As we do at the start of each new year, we asked some of our faculty at MIT Sloan Executive Education to weigh in on trends in their fields and offer insights on doing business in 2017. Here are eight thought leaders on the topics and trends they see developing in the months to come.
Bill Aulet: Inclusive entrepreneurship
In 2017, I see increasing focus on what I call "Inclusive Entrepreneurship." Bringing the benefits of innovation-driven entrepreneurship to a broader base will require entrepreneurship education on a broader scale but also at a higher quality--and in a way that allows for more integration of local context. Entrepreneurship must become a universal possibility available to all, or it will miss the opportunity to help reverse the growing trend of increased stratification and alienation in communities around the world. Aulet teaches in the Entrepreneurship Development Program and the MIT Regional Entrepreneurship Acceleration Program.
John Carrier: Making the most of new manufacturing technologies and systems
Innovations in technology, from advanced robotics to the Industrial Internet of Things, are poised to transform the energy and manufacturing sectors. While these changes enable a powerful new way of organizing global operations, implementing large scale technological change rarely goes smoothly and often results in disappointed customers, overburdened employees, and impacts to short-term cash flow. To get the greatest value (and create the least harm) from these newest technologies, executives and frontline managers must not overemphasize visioning at the expense of fully understanding existing systems, the context in which those systems are operating, and the people who must use the technology. These leaders must develop a coherent roadmap that they can share with their entire company. Carrier leads the new course, Implementing Industry 4.0: Leading Change in Manufacturing and Operations.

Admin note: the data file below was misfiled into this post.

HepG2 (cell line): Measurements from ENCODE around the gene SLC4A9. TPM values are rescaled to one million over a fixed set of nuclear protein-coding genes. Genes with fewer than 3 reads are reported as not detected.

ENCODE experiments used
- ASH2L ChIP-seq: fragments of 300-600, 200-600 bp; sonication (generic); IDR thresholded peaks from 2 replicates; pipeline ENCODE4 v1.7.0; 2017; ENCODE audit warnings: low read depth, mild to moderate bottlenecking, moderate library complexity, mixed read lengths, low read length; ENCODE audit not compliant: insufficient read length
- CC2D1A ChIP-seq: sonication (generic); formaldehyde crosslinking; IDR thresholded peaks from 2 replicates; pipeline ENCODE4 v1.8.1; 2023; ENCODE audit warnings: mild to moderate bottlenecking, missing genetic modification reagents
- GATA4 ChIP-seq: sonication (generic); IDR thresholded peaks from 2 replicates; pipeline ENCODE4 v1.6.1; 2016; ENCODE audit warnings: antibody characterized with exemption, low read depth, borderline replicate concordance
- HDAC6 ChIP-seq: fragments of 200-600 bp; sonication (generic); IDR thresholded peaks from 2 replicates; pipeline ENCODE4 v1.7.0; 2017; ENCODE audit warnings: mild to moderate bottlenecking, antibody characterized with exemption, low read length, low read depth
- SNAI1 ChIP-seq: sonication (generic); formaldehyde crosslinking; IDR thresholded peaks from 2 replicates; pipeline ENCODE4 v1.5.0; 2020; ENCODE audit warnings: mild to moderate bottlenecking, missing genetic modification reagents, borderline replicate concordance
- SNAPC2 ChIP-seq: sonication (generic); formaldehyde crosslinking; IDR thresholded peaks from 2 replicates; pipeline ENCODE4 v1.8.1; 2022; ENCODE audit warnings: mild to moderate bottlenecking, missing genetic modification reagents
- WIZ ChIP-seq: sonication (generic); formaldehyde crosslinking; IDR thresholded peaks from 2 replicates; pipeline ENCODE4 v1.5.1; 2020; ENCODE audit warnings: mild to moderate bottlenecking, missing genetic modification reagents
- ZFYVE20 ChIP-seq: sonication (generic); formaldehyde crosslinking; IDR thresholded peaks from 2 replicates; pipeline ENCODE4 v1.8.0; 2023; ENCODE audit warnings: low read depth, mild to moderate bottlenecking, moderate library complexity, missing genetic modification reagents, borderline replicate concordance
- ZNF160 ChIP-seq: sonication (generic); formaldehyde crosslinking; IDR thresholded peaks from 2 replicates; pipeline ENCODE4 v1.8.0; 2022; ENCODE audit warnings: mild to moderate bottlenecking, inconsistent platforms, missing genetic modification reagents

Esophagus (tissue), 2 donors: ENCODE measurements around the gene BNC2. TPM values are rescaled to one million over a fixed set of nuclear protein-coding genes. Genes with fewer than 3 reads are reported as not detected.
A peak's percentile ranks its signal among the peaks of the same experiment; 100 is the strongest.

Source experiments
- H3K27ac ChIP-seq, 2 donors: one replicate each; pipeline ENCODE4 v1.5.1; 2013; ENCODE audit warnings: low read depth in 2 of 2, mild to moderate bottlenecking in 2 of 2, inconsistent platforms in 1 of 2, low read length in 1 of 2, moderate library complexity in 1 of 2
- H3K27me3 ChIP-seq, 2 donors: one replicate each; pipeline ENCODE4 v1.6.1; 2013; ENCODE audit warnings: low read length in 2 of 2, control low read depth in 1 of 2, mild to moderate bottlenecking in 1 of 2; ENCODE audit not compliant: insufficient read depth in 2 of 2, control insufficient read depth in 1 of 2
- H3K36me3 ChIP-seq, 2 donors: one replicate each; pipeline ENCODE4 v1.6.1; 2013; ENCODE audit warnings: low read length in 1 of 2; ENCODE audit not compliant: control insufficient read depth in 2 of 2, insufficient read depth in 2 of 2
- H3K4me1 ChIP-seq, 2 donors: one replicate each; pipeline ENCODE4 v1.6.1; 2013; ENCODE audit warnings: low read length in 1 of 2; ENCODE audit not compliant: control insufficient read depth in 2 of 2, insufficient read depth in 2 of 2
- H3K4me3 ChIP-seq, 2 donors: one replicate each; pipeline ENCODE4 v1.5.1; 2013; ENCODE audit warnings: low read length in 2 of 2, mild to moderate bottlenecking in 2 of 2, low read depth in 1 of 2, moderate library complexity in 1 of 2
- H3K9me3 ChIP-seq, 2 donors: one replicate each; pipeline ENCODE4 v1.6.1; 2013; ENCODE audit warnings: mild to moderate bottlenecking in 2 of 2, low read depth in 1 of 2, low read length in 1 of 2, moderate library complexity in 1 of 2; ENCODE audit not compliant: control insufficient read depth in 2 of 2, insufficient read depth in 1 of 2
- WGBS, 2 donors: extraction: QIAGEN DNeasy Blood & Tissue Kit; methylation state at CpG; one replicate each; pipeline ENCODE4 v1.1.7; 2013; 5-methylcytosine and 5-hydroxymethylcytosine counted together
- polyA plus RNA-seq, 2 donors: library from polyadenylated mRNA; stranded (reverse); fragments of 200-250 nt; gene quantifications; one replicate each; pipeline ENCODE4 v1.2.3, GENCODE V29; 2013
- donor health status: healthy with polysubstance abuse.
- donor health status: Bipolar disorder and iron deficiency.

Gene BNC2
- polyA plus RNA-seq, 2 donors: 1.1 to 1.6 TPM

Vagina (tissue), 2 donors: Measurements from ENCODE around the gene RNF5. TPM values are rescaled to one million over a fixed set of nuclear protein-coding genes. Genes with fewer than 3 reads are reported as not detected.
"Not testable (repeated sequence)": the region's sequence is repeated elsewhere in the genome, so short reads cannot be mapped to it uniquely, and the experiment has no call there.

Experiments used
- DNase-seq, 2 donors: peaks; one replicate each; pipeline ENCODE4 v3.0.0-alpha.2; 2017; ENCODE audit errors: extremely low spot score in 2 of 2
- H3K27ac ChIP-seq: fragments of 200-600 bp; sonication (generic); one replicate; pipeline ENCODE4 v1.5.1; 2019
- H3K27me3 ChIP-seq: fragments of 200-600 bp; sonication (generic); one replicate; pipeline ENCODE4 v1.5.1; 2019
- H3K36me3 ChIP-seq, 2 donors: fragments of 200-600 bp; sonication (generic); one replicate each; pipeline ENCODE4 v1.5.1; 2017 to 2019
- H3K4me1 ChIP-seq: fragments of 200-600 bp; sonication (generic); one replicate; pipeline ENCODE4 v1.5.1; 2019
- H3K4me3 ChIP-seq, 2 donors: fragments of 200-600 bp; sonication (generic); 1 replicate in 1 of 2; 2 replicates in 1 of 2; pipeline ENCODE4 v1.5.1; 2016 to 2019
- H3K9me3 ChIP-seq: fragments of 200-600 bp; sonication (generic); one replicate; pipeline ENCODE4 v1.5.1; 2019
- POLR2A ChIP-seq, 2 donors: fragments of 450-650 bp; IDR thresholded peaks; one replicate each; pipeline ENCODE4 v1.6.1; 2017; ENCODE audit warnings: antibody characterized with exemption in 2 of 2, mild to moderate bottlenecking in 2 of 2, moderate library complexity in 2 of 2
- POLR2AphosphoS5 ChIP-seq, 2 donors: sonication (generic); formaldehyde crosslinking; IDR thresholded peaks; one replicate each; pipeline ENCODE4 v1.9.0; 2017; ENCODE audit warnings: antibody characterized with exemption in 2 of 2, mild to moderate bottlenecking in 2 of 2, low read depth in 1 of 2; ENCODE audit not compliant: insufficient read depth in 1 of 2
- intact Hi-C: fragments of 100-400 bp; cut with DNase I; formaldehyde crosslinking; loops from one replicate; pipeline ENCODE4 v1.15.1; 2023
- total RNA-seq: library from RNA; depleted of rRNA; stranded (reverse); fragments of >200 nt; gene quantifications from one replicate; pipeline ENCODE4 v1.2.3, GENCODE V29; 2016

Emilio J. Castilla: Better people decisions with data
If you have yet to make a resolution for your organization for 2017, consider designing and implementing a winning people analytics strategy, with the goal of attracting, developing, and retaining the best talent. Many leading companies today are using cutting-edge techniques to collect and analyze data about their applicants and employees--"people analytics"--in order to make their organizations and their individual employees more successful. A more data-driven strategic approach to human resource decisions can result in better hires, improved evaluation and rewarding processes, more productive teams, significantly increased profits, and even the correction of systemic workplace biases. The best organizations will seize upon useful data and thoughtful people strategies that can provide unique human-capital insights and enable managers to make better decisions about talent (and even become better managers). Castilla is teaching a new Executive Education program this spring, Leading People at Work: Strategies for Talent Analytics.